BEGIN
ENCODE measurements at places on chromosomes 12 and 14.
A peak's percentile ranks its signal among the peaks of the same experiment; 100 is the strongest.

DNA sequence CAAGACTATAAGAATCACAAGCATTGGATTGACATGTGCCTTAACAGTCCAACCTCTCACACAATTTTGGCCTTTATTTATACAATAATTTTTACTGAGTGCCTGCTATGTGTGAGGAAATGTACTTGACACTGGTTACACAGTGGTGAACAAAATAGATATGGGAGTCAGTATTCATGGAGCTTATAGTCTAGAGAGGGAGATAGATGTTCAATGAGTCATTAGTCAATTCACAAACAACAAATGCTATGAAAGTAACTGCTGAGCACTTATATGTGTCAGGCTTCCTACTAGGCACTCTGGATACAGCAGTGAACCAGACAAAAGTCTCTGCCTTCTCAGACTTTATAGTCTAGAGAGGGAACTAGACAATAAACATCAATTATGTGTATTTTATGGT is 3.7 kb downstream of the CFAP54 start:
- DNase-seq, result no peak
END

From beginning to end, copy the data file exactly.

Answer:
ENCODE measurements at places on chromosomes 12 and 14.
A peak's percentile ranks its signal among the peaks of the same experiment; 100 is the strongest.

DNA sequence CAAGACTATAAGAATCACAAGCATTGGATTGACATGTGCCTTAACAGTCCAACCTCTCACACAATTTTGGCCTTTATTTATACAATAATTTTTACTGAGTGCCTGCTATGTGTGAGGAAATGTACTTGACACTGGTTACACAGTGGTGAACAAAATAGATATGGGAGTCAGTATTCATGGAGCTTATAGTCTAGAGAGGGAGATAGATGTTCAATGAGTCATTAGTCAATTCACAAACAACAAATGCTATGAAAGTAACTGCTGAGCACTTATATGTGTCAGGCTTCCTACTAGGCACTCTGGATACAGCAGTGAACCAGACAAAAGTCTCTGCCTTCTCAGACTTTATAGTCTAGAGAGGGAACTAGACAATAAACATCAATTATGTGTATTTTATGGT is 3.7 kb downstream of the CFAP54 start:
- DNase-seq, result no peak